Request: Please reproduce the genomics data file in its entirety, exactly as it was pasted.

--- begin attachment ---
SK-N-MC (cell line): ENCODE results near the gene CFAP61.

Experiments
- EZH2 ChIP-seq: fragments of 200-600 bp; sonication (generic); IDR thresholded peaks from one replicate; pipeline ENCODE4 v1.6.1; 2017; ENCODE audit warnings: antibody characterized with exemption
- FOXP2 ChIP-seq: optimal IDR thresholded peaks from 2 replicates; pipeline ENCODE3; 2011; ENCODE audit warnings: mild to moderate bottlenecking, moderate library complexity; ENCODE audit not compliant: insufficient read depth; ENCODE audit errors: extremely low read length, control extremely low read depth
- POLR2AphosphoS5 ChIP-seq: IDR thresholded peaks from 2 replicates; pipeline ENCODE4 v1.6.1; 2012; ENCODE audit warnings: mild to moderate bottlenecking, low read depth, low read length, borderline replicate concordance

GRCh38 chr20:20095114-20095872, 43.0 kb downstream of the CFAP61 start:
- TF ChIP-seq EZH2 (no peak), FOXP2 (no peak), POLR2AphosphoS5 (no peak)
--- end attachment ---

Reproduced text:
SK-N-MC (cell line): ENCODE results near the gene CFAP61.

Experiments
- EZH2 ChIP-seq: fragments of 200-600 bp; sonication (generic); IDR thresholded peaks from one replicate; pipeline ENCODE4 v1.6.1; 2017; ENCODE audit warnings: antibody characterized with exemption
- FOXP2 ChIP-seq: optimal IDR thresholded peaks from 2 replicates; pipeline ENCODE3; 2011; ENCODE audit warnings: mild to moderate bottlenecking, moderate library complexity; ENCODE audit not compliant: insufficient read depth; ENCODE audit errors: extremely low read length, control extremely low read depth
- POLR2AphosphoS5 ChIP-seq: IDR thresholded peaks from 2 replicates; pipeline ENCODE4 v1.6.1; 2012; ENCODE audit warnings: mild to moderate bottlenecking, low read depth, low read length, borderline replicate concordance

GRCh38 chr20:20095114-20095872, 43.0 kb downstream of the CFAP61 start:
- TF ChIP-seq EZH2 (no peak), FOXP2 (no peak), POLR2AphosphoS5 (no peak)